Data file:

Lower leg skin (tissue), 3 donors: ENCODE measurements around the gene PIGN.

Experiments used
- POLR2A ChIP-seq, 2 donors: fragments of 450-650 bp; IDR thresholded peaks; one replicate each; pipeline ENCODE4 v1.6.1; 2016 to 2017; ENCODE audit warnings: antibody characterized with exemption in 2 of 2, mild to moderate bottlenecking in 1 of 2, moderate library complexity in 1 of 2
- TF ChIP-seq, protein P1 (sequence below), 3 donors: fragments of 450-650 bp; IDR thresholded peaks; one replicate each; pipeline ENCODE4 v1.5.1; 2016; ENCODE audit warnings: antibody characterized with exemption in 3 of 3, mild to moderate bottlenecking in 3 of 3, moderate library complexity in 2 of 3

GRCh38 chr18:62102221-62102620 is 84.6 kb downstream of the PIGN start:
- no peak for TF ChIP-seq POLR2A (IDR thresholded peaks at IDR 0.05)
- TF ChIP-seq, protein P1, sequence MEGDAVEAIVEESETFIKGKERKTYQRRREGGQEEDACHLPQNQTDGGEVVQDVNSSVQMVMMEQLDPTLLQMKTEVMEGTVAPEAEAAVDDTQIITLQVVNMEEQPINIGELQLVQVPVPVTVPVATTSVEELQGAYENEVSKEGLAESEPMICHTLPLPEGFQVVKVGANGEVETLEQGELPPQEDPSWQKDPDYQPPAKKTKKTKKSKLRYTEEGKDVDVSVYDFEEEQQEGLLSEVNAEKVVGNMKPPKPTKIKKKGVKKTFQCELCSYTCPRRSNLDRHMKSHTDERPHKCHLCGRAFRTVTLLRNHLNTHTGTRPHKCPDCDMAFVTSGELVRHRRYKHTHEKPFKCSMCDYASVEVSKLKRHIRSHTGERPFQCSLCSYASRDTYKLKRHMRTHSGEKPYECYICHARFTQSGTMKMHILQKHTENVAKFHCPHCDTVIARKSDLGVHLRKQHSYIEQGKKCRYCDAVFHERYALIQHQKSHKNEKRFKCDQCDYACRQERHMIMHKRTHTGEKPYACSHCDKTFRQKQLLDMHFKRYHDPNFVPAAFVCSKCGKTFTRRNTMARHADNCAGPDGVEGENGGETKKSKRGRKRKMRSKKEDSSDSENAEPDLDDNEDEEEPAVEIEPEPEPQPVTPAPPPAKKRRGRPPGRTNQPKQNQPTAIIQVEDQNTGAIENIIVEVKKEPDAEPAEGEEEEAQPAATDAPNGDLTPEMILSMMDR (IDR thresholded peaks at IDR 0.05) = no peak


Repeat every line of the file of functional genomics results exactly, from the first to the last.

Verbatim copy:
Lower leg skin (tissue), 3 donors: ENCODE measurements around the gene PIGN.

Experiments used
- POLR2A ChIP-seq, 2 donors: fragments of 450-650 bp; IDR thresholded peaks; one replicate each; pipeline ENCODE4 v1.6.1; 2016 to 2017; ENCODE audit warnings: antibody characterized with exemption in 2 of 2, mild to moderate bottlenecking in 1 of 2, moderate library complexity in 1 of 2
- TF ChIP-seq, protein P1 (sequence below), 3 donors: fragments of 450-650 bp; IDR thresholded peaks; one replicate each; pipeline ENCODE4 v1.5.1; 2016; ENCODE audit warnings: antibody characterized with exemption in 3 of 3, mild to moderate bottlenecking in 3 of 3, moderate library complexity in 2 of 3

GRCh38 chr18:62102221-62102620 is 84.6 kb downstream of the PIGN start:
- no peak for TF ChIP-seq POLR2A (IDR thresholded peaks at IDR 0.05)
- TF ChIP-seq, protein P1, sequence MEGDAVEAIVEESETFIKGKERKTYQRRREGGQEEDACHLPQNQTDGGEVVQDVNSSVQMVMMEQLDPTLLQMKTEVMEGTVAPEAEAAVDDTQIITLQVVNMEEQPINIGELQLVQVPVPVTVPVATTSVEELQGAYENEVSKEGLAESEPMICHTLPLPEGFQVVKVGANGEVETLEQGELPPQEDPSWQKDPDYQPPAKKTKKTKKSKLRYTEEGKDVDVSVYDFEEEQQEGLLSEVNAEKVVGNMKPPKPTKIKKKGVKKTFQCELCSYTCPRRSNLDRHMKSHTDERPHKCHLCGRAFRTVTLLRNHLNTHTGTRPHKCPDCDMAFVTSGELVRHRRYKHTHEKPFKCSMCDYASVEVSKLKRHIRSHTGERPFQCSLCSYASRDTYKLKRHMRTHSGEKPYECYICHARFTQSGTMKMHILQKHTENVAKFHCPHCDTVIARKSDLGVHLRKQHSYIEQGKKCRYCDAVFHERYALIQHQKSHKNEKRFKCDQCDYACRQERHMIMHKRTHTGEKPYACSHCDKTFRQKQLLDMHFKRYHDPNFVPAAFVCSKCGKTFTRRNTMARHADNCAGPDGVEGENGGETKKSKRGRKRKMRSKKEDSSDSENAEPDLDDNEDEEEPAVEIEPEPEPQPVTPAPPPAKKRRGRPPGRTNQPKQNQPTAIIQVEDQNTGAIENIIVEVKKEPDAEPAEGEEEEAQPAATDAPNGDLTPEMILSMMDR (IDR thresholded peaks at IDR 0.05) = no peak